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Matchmaking Shows Hardly Ever Lead To Actual Marriages

BuzzFeed crunched the numbers — and they're dismal.

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NBC's newest matchmaking show, Ready for Love, premiered last night with the lowest ratings for its time slot. The show features three eligible bachelors — Tim, the guitarist for Plain White T's, Ernesto, a Miami-based philanthropist, and Ben, the CEO of a hospital — plus 36 female contestants vying for their hearts and three matchmakers to help grease the wheels.

On the face of it, Ready for Love is slight variation on the matchmaking shows that have come before — none of which, upon reflection, were very good at making matches. Of 34 seasons of shows BuzzFeed revisited, a grand total of three pairings have stood the test of time. That's about 8.8%, which makes televised dating marginally more successful than online dating — one study found that 8% of online matches lasted more than two years.

The dating show with the best record is the The Bachelorette, with two marriages to its credit. Its counterpart, The Bachelor, takes second place with one marriage. (This is generous, as the couple in question did not actually get together until after the show, when bachelor Jason Mesnick dumped the girl he chose in the finale, Melissa Rycroft, in favor of his discarded runner-up, Molly Malaney.)


NBC's Average Joe started off with an admirable premise: It attempted to make a match between a beauty queen and a normal dude. Everything went haywire, though, when abnormally good-looking suitors were introduced halfway through the season. Melana Scantlin ended up choosing "attractive" Jason Peoples, over "average" Adam Mesh, but the couple didn't last.

Subsequent seasons, Average Joe: Hawaii, Average Joe: Adam Returns, and Average Joe: The Joes Strike Back were similarly disappointing for viewers who wanted to believe that love was blind. Or something.

Of 17 total seasons, The Bachelor has produced a grand total of one marriage — and it wasn't even between the final couple. Since BuzzFeed used marriages as a meter stick, our calculations did not account for the show's most recent pairing, Sean Lowe and Catherine Giudic. (Reports are already surfacing that the couple has split.)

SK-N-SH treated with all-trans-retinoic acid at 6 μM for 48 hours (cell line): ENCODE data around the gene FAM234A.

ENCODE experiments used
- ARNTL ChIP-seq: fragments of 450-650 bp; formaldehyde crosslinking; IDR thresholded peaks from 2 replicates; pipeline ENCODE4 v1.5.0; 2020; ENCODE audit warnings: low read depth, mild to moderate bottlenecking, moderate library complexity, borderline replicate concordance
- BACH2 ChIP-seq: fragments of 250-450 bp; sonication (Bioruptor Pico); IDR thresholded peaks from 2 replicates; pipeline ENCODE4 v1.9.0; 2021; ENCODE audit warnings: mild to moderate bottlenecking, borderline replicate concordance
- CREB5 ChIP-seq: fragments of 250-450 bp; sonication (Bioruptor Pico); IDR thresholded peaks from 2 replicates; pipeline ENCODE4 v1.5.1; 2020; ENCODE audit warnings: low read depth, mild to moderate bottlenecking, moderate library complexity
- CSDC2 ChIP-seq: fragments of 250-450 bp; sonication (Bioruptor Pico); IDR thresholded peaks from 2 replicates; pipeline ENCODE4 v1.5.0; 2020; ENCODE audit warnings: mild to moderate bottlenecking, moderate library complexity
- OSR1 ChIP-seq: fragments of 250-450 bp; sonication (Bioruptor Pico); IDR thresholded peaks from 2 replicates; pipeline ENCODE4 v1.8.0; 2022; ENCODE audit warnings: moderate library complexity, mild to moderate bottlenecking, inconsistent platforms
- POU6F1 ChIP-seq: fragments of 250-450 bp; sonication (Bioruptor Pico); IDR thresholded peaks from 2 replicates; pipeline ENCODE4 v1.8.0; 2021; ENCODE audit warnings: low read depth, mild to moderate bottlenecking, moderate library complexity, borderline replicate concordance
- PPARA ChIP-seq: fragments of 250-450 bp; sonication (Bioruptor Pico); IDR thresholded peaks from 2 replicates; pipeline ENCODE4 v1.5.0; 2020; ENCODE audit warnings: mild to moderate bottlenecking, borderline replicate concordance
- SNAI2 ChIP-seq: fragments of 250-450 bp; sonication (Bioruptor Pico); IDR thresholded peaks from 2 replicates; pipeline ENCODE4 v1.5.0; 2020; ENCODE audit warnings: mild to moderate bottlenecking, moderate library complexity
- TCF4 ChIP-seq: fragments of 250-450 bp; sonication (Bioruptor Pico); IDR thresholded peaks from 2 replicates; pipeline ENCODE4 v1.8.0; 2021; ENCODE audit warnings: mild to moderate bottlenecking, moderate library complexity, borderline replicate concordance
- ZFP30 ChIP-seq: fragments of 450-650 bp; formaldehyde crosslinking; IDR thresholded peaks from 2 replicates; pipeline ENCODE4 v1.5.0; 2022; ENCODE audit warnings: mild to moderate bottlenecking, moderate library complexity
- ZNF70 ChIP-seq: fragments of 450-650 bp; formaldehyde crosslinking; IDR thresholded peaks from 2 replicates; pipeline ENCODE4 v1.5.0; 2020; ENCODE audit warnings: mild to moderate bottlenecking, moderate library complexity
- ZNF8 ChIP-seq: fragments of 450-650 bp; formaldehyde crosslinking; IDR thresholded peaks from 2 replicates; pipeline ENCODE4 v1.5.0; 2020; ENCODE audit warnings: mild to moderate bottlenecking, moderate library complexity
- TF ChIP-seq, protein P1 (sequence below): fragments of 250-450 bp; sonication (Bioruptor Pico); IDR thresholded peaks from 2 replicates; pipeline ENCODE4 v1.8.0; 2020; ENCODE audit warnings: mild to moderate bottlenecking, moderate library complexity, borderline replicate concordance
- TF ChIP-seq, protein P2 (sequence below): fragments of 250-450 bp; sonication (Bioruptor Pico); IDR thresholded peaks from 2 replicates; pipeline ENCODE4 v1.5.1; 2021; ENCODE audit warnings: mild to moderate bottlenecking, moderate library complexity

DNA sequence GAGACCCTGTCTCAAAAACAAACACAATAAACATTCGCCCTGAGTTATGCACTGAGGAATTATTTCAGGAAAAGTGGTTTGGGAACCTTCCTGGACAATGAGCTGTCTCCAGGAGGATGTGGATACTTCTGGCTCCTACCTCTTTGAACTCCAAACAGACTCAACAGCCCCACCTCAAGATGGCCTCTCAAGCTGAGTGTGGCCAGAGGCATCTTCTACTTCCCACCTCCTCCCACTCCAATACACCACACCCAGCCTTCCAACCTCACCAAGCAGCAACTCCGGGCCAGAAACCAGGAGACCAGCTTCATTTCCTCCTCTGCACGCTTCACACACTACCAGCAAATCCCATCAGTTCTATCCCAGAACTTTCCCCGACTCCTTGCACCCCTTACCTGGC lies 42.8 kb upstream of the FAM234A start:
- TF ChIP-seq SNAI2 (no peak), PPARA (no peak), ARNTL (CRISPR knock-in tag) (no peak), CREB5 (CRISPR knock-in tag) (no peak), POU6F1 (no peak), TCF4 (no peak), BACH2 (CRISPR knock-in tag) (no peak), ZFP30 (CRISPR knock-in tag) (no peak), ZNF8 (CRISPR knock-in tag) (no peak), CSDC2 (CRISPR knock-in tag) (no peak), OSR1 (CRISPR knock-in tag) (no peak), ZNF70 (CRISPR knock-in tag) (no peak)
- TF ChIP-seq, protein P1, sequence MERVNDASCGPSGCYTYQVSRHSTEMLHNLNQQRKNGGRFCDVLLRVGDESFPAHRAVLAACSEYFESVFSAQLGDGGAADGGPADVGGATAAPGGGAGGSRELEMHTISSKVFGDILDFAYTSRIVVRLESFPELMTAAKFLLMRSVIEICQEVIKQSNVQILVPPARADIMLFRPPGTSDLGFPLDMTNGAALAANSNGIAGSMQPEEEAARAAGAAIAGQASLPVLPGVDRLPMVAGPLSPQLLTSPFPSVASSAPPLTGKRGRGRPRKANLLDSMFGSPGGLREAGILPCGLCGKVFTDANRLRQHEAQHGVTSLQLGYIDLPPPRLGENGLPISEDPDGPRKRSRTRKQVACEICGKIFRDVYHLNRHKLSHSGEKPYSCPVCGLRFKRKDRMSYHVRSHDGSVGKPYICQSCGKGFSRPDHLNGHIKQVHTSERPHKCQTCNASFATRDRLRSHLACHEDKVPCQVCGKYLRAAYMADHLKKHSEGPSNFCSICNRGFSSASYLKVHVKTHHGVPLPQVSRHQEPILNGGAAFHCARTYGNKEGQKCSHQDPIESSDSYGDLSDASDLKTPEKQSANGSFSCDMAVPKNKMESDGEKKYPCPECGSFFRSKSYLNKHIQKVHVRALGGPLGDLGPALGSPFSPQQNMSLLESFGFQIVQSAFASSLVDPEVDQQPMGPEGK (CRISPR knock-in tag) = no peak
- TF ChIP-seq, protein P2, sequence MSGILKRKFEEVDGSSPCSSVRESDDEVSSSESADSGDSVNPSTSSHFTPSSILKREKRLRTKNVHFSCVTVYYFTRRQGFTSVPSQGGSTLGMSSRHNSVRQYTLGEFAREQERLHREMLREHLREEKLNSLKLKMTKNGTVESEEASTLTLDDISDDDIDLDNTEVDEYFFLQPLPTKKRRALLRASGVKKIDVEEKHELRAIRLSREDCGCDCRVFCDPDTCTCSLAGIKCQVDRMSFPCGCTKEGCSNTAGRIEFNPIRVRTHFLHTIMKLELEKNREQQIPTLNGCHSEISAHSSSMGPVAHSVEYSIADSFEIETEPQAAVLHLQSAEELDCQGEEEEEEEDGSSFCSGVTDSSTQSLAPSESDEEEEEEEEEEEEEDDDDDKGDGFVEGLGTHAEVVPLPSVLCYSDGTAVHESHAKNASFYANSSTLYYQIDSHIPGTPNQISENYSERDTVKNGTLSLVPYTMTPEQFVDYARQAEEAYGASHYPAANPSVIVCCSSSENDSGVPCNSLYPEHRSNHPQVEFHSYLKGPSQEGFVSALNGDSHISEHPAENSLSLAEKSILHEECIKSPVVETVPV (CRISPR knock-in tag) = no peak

The Bachelorette boasts the best record around with two marriages to its name: Season 1's Trista Rehn and Ryan Sutter, as well as Ashley Hebert and JP Rosenbaum from the show's seventh season.

The Surreal Life had a better record than Flavor of Love for hooking Flavor Flav up — that's where Foofy Foofy met Danish actress Brigitte Nielsen, with whom he would film the show Strange Love. Sadly, Nielsen would ultimately leave him and he would fail, repeatedly, to find lasting love on VH1.


For Love or Money went through several permutations — in the first season, winner Erin Brodie was given the option of choosing between bachelor Rob Campos and a million dollars. She chose the latter, then returned to play double or nothing on Season 2. Her preferred suitor, Chad Viggiano, chose her over the money, doubling her payout to $2 million dollars. She reportedly gave Viggiano $500,000, but the couple didn't end up together in the end — Brodie later became engaged to Big Brother winner Will Kirby. Seasons 3 and 4, neither of which produced a couple that remains together today, changed the game up so each contestant was matched with a check of differing values.

You know what would have been way better than VH1's For the Love of Ray J? If the TV gods had combined the resources of For the Love of Ray J with Lifetime's The Houstons to create a show that chronicled the relationship between Ray J and Whitney Houston.


Two seasons of I Love New York failed to produce a match for Flavor of Love castoff Tiffany Pollard.

The original Joe Millionaire actually had a pretty great premise — lady contestants were told that bachelor Evan Marriott (a construction worker) had recently come into a hefty inheritance. When the field was whittled down to a final contestant, it would be revealed that Marriott was not actually a millionaire but — TWIST — if she decided money didn't matter anyway, the couple would be surprised with a million-dollar payday.

The wild success of the first Joe Millionaire guaranteed a second season, but The Next Joe Millionaire's producers had to venture abroad to look for contestants who didn't know the show's premise. That international season bombed — and, like the first season, also failed to produce a lasting relationship.


Michaels has reportedly said of Rock of Love, "It should be called Rock of Dating." We couldn't agree more.

Despite being equal opportunity — A Shot at Love featured both female and male contestants vying for the affections of MySpace celebrity Tila Tequila — the show failed to produce a lasting relationship.

Technically Who Wants to Marry a Multi-Millionaire bats 1.000, having produced one marriage from its single season. We're excluding the show, though, as that single marriage was quickly annulled after it was revealed that multi-millionaire Rick Rockwell may not actually have been a multi-millionaire and was accused of domestic violence by past girlfriends.